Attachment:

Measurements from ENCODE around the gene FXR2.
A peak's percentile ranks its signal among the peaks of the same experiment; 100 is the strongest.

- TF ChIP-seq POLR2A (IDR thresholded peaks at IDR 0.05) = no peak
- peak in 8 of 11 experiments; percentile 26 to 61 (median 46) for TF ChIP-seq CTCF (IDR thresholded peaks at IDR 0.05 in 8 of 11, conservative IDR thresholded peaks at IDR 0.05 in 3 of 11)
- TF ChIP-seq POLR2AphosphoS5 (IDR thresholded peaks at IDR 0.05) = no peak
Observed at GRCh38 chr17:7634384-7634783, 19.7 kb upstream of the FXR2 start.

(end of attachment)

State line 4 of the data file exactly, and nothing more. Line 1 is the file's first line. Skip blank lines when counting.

- peak in 8 of 11 experiments; percentile 26 to 61 (median 46) for TF ChIP-seq CTCF (IDR thresholded peaks at IDR 0.05 in 8 of 11, conservative IDR thresholded peaks at IDR 0.05 in 3 of 11)